The roughly 1,800-square-mile area commonly known as Silicon Valley, southeast of San Francisco Bay, is home to just three million people—slightly less than 1 percent of the US population. Yet the Valley, seat of several world-class universities and numerous cutting-edge enterprises, has become an economic and innovation powerhouse whose importance is hugely disproportionate to its small physical size. If it were a country, it would rank among the world’s 50 largest economies, larger than those of Hungary, Vietnam, and New Zealand, among others. In 2013, Silicon Valley generated over 12 percent of US patent registrations and produced about 11 percent of new US-company IPOs, and the greater Bay Area attracted almost 40 percent of US venture-capital (VC) investment. More than a few ideas hatched in the Bay Area have paid off handsomely. Thirty-two of the 50 private start-ups with valuations at or exceeding $1 billion are based there. This is not a new phenomenon, of course. Bay Area enterprises have been creating new markets and disrupting a wide swath of industries for decades.
As companies everywhere strive to stay ahead of the digital revolution, the payoff from engaging with Silicon Valley can be substantial. BMW, which first arrived there almost 20 years ago, linked up with Apple to become the first carmaker to integrate the iPod into its vehicles—an initiative that likely would not have been possible without a physical presence in the area. BMW’s development of its i3 electric vehicle also benefited from collaboration with other Valley companies.
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No silver bullet
But for every success, companies launch many haphazard “Valley initiatives” that yield little and end in disappointment. Consider, for example, the Bay Area networking offices beloved of many outsiders. These attempts to get a foot in the door typically involve establishing a small outpost charged with responsibility for networking with VC funds, leading area businesses, and promising Valley start-ups. Many companies find it difficult to make this model work. Even if employees in these offices can identify winning ideas—no sure thing, of course—their potential tends to get watered down or lost as the news is passed back to corporate headquarters and up the chain of command. Often, opportunities are squandered, and frustrated employees at the satellite office leave to join some fast-growing Valley employer.
Companies that set up their own venture-capital funds or corporate investment arms often report disappointing results, too. In the Bay Area, after all, money is generally less important than good connections; well-established entrepreneurs and VCs there tend to stick together and pick winners cooperatively. Even corporate-backed entities flush with money struggle to embed themselves in the local network. Intel Capital—launched by one of the Valley’s original corporate pillars—is a notable exception, but many more fail to make meaningful contributions to their corporate parents or don’t follow a coherent corporate strategy in training their sights on target companies. For many big businesses looking in from the outside, creating a venture fund is a difficult way to channel the Valley’s entrepreneurial spirit and generate fresh ideas.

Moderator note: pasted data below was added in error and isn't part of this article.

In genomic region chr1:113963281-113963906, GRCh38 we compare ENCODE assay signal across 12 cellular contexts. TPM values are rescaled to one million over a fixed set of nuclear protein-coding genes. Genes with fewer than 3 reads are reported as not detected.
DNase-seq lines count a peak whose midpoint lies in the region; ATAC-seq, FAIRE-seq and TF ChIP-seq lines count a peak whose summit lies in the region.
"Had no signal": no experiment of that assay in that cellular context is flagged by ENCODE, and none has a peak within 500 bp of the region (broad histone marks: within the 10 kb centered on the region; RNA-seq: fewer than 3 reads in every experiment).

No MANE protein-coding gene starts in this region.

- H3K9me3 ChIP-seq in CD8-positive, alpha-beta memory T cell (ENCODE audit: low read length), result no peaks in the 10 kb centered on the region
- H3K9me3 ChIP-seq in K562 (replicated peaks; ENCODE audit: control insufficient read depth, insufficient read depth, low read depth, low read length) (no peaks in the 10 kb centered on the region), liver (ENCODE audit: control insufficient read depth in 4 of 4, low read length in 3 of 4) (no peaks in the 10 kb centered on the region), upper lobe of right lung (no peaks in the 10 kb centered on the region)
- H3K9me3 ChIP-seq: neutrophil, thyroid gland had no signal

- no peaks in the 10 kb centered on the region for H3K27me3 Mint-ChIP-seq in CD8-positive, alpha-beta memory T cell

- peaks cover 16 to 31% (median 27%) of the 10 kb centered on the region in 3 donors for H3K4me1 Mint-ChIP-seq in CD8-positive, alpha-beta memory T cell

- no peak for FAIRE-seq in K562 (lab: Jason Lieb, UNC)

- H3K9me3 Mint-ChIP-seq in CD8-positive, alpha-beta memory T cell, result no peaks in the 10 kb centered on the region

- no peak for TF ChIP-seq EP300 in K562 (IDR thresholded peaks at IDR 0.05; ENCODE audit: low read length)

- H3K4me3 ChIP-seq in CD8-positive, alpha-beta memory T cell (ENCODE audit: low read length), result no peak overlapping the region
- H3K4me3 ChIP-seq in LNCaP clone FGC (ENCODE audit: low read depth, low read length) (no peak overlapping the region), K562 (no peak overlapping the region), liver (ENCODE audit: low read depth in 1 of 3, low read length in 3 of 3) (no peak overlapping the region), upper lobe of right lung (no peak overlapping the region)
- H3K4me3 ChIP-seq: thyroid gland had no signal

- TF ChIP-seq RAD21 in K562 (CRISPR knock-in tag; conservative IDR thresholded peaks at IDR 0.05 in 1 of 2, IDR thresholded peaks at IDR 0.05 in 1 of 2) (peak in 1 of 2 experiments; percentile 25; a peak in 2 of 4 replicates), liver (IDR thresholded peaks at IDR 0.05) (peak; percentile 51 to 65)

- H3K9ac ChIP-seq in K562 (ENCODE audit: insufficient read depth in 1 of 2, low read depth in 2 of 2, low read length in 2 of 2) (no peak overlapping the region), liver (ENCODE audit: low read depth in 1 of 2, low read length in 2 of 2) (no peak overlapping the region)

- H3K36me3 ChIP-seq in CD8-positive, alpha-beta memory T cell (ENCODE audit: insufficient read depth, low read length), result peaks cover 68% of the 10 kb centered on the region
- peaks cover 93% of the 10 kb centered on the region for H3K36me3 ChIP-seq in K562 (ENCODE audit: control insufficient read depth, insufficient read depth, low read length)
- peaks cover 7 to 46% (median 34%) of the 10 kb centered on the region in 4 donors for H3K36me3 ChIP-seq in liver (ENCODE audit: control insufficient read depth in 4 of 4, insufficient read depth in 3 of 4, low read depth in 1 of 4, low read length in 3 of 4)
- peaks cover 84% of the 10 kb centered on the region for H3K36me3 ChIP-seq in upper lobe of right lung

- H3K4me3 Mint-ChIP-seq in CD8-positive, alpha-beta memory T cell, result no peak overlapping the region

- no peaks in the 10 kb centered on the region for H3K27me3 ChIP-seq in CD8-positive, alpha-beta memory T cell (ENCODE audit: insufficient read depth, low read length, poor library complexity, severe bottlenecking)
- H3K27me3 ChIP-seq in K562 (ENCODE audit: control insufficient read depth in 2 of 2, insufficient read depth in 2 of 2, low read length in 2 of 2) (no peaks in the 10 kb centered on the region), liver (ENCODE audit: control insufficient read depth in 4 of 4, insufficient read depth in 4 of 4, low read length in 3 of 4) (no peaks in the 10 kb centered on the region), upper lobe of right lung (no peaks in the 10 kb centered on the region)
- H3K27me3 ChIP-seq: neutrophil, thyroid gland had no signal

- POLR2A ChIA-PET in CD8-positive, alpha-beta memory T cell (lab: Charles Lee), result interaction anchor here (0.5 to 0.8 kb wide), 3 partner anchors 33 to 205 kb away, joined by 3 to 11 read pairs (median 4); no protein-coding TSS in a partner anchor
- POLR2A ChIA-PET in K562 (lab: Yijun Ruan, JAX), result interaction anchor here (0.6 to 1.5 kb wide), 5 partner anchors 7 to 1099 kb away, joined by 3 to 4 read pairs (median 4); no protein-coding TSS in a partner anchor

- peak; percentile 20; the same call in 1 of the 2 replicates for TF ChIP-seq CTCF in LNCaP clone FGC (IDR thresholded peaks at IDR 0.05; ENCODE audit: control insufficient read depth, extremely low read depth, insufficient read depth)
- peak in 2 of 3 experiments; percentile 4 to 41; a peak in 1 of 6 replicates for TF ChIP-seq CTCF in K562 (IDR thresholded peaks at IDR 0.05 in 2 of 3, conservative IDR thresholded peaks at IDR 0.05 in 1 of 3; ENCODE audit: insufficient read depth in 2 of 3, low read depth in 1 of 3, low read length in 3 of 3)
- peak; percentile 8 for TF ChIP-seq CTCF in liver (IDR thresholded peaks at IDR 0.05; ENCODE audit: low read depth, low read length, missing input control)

A practical playbook
In our experience, there are three proven ways to engage with Silicon Valley and tap into its zeitgeist.
The innovation boot camp
One option is a visit to Silicon Valley, typically for a few days and often undertaken by an organization’s board or highest executives. Consider it an innovation boot camp. The goal is to immerse company leaders in the Valley’s entrepreneurial approach, which can be an invaluable means of galvanizing members of a top team to act.
The board of a large North American bank, for example, recently visited Silicon Valley because that institution, like other financial players—and indeed like companies in many other industries—was beginning to foresee a future in which unprecedented technological change would disrupt its business model. What the board found most valuable from its boot-camp experience wasn’t learning about specific digital platforms or uncovering new fintech systems but getting to know the culture of innovation and grasping the importance of accelerating the bank’s digitization program. The board’s perspective shifted as it considered how the Valley’s companies approach challenges entrepreneurially, with an eye to industry transformation; what kind of talent these companies require; and how the bank’s model had to become more customer focused. Indeed, one board member described the experience as the bank’s “highest ROI project”; another said, “We saw more change and urgency introduced in the board in the last two days than in the entire last two years.” Other companies we know have benefited similarly, using visits to Silicon Valley to help craft a digital strategy and develop valuable relationships with senior Bay Area executives.